Motoring Advice

Ways to lower your running costs in the new year

Jan 6, 2017

Ways to lower your running costs in the new year

It’s January, and inevitably the looming post-Christmas credit card bill is dragging on your finances, so it seems like a good idea to try and reduce one of the biggest areas of expense for any household – motoring ones. Here’s a quick checklist to see how you can better use your car to save a few cent in the coming months.

1. Downsize?

Changing car isn’t necessarily cheap, but if you’re still driving a big, heavy, old petrol car (for instance) then it could be worth thinking about a bit of downsizing to bring costs such as fuel, insurance and tax down. A pre-2008 family car with a 1.4- or 1.6-litre petrol engine can cost a fortune in fuel and tax compared to a more recent and smaller car using either a diesel or a compact turbocharged petrol engine, so it’s certainly worth thinking about, especially as advances in car design means you won’t necessarily lose all your cabin space.

2. Make the most of what you’ve got.

If buying a newer car isn’t an option, then you need to maximise the efficiency of what you’re already driving. Thankfully, this is easier than it sounds. When was the last time you cleared out your boot, for instance? Excess weight is one of the biggest culprits of excess fuel consumption, so heave out all those unnecessary passengers in the cargo space. You should also check your tyres, as, if they’re underinflated, that can add as much as ten per cent to your fuel consumption (you should keep an eye on your tyre pressures for safety reasons too).

3. Get a service.

Again, this is spending money to save money, but it’s money well spent. Wear and tear is a major driver of fuel consumption, so making sure that your engine is in good order and has a fresh set of filters and oil can make a massive difference to how much fuel you’re using. Regular maintenance can also catch emerging issues with your car before they develop into full-blown problems, and that usually means that they’re cheaper to fix, so it’s well worthwhile.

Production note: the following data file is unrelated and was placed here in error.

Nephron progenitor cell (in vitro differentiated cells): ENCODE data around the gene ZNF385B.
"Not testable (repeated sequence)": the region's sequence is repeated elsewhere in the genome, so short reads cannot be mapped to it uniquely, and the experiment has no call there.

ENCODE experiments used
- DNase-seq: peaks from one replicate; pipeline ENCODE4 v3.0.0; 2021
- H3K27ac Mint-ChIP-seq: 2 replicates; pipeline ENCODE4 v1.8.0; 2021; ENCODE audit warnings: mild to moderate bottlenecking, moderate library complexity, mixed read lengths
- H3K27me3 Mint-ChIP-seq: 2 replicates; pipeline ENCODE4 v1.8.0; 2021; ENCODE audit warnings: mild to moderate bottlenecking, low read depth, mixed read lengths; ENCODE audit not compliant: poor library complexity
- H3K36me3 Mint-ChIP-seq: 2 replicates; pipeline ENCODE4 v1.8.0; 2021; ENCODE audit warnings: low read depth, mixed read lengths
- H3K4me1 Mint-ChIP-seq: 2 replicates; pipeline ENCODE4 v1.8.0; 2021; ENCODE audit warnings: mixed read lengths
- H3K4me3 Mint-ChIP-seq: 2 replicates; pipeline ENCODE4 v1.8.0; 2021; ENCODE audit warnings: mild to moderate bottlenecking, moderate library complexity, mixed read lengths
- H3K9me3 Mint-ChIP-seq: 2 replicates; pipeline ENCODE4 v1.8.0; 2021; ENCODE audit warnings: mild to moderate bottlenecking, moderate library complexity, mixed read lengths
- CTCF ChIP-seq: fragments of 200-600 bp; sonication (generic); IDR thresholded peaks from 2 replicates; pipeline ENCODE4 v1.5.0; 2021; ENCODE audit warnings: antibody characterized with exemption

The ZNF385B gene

4. Trim your insurance costs.

Many of us will be facing into insurance renewal at this time of year, and in recent times in Ireland that has been a disaster. Insurers, in spite of public and government pressure, are still ramping up prices so it really does pay to have a good shop around at renewal time, or consider trimming down from fully comprehensive to third party, fire and theft. It also refers back to our point about downsizing – Irish insurers still rate cars and drivers according to engine size, so switching to a car with a smaller engine can really trim your insurance bill.

5. Switch off the air conditioning.

Many cars now come with air conditioning as standard, and it can be a real drain on fuel economy. OK, in January you may not need to chill the air coming in too much, but it’s still helpful for keeping screens clear on wet days. It’s a good idea to be a little more rational in your air conditioning use, though. Most of us just switch it on and forget about it, but using it a little more sparingly can make for real savings at the pumps.

6. Shop around for parking.

It’s not unusual for city centre car parks to charge as much as €4.50 for a single hour’s parking, so make sure you get to know the various car parks in your area and make doubly sure you use the cheapest one possible.

7. Plan ahead.

Too often, too many of us use our cars as a tool of convenience, when we should actually put a bit of forward planning into our journeys. Instead of taking the car to run three separate errands, why not (when possible) combine those three errands into one journey, saving both time and fuel? It’s also a good idea, as much as you can do, to try and plan your journeys around rush hour and traffic black spots, which again saves both fuel and time. 

8. Drive better.

It may sound a touch harsh, but many of us are poor at driving, especially when it comes to driving economically. Driving to save fuel is actually every bit as skilful and as difficult as high performance driving. Essentially, it involves using inputs to the throttle and steering that are as gentle as possible, knowing what the correct gear to be in at all times is and looking as far ahead as possible on the road to anticipate the traffic flow and make the most of your momentum.

9. Take the bus.

No. Forget we said that…


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